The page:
General Coffroth, at his own expense, was present at the hearing in Greensburg assisting the prosecution. He says the excitement is beyond description, and that he will send every one of them to the Somerset county jail and from there to the penitentiary. He says the Burket family are very respectable people, that the girl is of good sense and intelligent, and thinks that in a few days she will so far recover as to perhaps remember what occurred after she left Jenner's X-Roads and while she was at Ligonier. The evidence is very strong against many of the showmen, three of those in prison at Greensburg being identified.


Committee on Dr. Baker's Resolutions.


The following named members of the Republican County Committee are hereby appointed as the select committee of five on the resolutions of S. C. Baker, namely: Dr. W. C. Roller, Hollidaysburg, Chairman; S. C. Baker, Logan township; John R. Fraser, Altoona; David L. Wray, Antis township; D. D. Morrell, North Woodberry township. The committee will please be ready to report to the County Committee by Monday, August 16. - SAMUEL McCAMANT, Chairman County Committee, Tyrone, July 22, 1880.


The gentlemen composing the above committee should be able to come to some fair and equitable understanding in regard to the questions at issue, and thus remove the only disturbing element in the campaign. Those composing the committee are Republicans who have the best interests of the party at heart, and will act, we believe, in such a way as will remove every ground of complaint.


Blazing Barns After Harvest.


The annual recurrence of numerous barn burnings, immediately after harvest and at the time when such disaster entails the greatest loss on the farmer, gives rise anew to the discussion of the various theories of "spontaneous combustion." It is very widely held among farmers, and just as earnestly denied by many of them, that damp oats or hay will give rise to a degree of heat that will cause a conflagration, and that a piece of iron, or a steel fork left in the body of the grain will intensify the danger. It is a mooted question of great interest that can easily be settled by scientific investigation, and to which our agricultural societies should give their attention. The farmers want illumination on the subject of a different sort from that which is afforded by their blazing barns.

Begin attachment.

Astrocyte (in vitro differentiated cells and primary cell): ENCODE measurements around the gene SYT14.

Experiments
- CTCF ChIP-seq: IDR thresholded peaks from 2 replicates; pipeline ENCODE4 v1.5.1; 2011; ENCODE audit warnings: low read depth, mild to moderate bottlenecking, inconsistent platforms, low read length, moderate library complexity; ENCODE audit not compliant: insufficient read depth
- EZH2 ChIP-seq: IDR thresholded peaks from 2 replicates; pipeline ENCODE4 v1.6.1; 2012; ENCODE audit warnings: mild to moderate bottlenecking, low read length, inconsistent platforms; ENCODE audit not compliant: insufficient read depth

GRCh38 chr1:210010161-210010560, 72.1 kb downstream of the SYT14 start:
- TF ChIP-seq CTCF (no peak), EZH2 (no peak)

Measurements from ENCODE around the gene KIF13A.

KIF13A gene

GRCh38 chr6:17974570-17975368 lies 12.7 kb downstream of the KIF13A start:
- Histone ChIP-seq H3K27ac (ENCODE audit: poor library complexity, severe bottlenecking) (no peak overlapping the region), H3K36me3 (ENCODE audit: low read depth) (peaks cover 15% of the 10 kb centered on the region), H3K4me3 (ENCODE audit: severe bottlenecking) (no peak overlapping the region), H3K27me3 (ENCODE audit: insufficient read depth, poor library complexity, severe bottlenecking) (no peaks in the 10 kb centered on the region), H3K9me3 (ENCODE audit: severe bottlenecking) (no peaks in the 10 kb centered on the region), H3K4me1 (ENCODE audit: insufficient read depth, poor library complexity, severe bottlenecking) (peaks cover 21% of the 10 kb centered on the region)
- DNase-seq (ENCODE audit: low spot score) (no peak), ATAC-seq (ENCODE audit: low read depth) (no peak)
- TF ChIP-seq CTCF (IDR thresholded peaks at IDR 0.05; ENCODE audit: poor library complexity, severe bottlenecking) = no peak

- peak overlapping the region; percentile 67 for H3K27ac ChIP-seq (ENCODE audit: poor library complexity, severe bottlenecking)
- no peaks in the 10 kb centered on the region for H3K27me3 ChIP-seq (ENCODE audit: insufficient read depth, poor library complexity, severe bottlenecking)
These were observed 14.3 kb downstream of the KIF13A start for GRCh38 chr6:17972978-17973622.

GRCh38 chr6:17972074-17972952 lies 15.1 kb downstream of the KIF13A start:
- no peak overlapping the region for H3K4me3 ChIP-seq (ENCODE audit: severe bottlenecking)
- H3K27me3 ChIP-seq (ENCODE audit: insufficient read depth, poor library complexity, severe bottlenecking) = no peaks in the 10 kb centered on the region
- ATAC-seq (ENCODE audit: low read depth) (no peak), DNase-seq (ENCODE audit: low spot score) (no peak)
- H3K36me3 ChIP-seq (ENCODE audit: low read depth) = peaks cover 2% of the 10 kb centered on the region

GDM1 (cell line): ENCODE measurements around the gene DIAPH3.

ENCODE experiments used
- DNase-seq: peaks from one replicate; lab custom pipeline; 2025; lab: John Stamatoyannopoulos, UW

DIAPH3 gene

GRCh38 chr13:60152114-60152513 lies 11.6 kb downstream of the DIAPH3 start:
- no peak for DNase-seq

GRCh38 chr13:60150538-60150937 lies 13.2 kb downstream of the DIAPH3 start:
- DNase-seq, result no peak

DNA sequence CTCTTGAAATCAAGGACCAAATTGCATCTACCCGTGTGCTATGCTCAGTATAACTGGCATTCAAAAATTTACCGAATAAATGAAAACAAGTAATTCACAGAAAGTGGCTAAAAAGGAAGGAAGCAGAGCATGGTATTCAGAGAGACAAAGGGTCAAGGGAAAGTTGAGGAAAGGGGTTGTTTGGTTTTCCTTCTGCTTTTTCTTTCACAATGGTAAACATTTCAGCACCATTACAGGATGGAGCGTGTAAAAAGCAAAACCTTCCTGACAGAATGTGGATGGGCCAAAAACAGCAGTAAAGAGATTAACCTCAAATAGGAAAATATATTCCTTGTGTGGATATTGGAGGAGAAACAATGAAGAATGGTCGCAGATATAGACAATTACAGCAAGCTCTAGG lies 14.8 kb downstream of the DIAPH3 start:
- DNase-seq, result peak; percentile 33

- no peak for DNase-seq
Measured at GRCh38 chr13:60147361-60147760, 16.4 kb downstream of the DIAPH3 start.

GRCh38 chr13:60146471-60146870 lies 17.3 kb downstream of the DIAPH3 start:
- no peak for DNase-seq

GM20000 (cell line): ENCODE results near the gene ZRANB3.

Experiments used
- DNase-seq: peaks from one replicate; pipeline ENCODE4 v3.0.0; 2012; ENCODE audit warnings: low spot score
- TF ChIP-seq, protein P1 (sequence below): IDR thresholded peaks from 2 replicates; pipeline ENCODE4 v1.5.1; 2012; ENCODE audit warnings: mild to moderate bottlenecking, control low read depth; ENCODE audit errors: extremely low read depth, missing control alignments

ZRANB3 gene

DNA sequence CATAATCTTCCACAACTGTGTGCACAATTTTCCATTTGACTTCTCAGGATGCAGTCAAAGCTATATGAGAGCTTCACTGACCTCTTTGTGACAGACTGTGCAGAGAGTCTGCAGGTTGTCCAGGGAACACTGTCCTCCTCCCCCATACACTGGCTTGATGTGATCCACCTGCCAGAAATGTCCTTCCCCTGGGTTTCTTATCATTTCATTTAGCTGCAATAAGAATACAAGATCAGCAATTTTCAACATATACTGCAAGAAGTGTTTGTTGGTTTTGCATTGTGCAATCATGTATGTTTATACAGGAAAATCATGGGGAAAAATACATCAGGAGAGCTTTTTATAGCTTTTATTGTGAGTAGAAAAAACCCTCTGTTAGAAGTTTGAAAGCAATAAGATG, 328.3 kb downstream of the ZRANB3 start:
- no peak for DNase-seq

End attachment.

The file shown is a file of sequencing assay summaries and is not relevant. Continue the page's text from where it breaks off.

The Logan House Concerts.


Below will be found the programmed prepared by the Logan House quartette under the leadership of Mr. Praetorious. Exercises will begin at 11:30 A. M.


1. Funeral Marche of a Marionette, Gounod.
2. Overture - "Night in Granada," Kreutzer.
3. Gavotte - "Secret Love," Resch.
4. Selection - "Flying Dutchman," Wagner.